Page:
Garter snakes are thin carnivorous snakes that are found in North America. These snakes are so small that they don’t eat the typical large prey that many other snakes hunt. Instead, garter snakes hunt things like amphibians, slugs, snails, insects, and small fish! In captivity, it’s a great idea to give these snakes a variety of animal proteins, including small fish like minnows and guppies.

Ribbon snakes are often confused with garter snakes and are found in the eastern U.S. Ribbon snakes have a very similar diet and hunting strategy to garter snakes and can also be fed the same diet as pets.

Water Snakes

Water snakes are another species of snakes that eat fish. These snakes love to spend time near the water (as their name suggests). They’re non-venomous and aren’t dangerous to humans. Water snakes can sometimes be kept as pets but may require special permitting.

Water snakes are carnivores and mostly eat prey that is either aquatic or semi-aquatic. As you can probably imagine these snakes eat plenty of fish both in captivity and in the wild.

Water Moccasin

As opposed to water snakes, water moccasins, or cottonmouths, are incredibly dangerous to humans. These snakes are venomous and their bite can be fatal to humans. Water moccasins have a similar habitat range to water snakes and consume the same sort of prey, including fish.

These snakes are more predatory and can also be seen eating things like baby alligators and turtles. Some people do try to keep these snakes as pets, but it doesn’t end up well for most.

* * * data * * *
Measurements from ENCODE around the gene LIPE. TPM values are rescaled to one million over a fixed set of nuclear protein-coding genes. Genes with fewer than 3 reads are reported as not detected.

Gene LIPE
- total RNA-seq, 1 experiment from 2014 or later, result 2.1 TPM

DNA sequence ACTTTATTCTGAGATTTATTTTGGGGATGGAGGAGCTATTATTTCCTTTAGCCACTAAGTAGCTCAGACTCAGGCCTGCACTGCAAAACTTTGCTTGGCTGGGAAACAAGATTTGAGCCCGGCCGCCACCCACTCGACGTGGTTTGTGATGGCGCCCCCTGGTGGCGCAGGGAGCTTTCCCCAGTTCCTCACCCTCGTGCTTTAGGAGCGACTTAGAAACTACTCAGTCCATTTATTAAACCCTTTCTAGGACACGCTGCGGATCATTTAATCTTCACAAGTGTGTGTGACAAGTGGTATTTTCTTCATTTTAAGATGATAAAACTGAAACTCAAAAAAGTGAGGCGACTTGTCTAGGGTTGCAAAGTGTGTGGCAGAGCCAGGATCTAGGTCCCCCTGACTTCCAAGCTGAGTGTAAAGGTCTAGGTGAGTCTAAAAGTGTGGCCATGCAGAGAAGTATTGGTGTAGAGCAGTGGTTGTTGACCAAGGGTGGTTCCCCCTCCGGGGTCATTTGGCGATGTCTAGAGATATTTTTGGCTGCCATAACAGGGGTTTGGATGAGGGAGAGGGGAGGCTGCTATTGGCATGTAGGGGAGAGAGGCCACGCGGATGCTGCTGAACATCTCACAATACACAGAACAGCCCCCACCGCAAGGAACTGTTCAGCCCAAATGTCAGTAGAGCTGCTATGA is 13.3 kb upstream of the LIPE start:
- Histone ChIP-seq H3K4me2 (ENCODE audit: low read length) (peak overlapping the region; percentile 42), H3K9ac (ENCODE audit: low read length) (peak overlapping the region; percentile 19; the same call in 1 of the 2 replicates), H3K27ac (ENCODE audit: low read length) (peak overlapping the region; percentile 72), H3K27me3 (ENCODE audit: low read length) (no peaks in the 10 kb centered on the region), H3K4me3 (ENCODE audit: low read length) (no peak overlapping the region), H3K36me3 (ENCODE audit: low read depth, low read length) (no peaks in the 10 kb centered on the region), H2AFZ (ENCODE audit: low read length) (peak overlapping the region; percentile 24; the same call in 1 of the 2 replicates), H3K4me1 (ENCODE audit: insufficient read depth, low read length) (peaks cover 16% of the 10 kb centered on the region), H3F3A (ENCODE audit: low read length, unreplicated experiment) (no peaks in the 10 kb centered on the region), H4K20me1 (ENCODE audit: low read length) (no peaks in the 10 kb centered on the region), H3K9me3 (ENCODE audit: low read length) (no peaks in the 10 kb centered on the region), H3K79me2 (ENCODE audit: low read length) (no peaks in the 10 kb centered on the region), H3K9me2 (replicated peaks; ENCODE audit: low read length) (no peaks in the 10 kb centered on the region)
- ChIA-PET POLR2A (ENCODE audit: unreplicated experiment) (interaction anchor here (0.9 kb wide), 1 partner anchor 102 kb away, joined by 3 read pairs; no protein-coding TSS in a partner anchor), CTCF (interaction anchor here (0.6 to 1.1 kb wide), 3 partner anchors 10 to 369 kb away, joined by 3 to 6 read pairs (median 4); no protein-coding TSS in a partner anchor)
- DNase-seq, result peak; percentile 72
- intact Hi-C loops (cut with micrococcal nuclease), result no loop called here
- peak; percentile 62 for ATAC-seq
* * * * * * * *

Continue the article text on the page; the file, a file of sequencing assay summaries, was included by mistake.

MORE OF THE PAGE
Sea Snakes

Sea snakes are a family of snakes that are also called coral reef snakes. Sea snakes are the only reptile species that are entirely aquatic and don’t even come onto land to lay eggs or birth live young.

As you can probably imagine it makes sense that most of these snakes’ diets are made up of fish. In addition to fish, sea snakes have been known to predate fish eggs.

As you can see in the video below, sea snakes are top predators and are incredibly comfortable in an aquatic environment.

These snakes aren’t kept as pets but may be seen in aquariums or sanctuaries.

2. Lizards

Just like snakes, most lizard species that eat fish are semi-aquatic or spend time near the water. When compared to snakes, lizards are typically omnivores or herbivores and have a diet made up of mainly bugs and or plant matter. But, there are a few special pet lizards that need animal protein in their diets.

Water Monitor

Water monitors are a species of monitor lizards sometimes kept as pets. Water monitors are found in the wild throughout much of southern Asia. These lizards are top predators who are dependent on bodies of water.

Water monitors are carnivores that eat about any animal that crosses their paths. One of the most common prey items for a water monitor is fish. In captivity, water monitors can be fed fish as one of their many animal protein selections.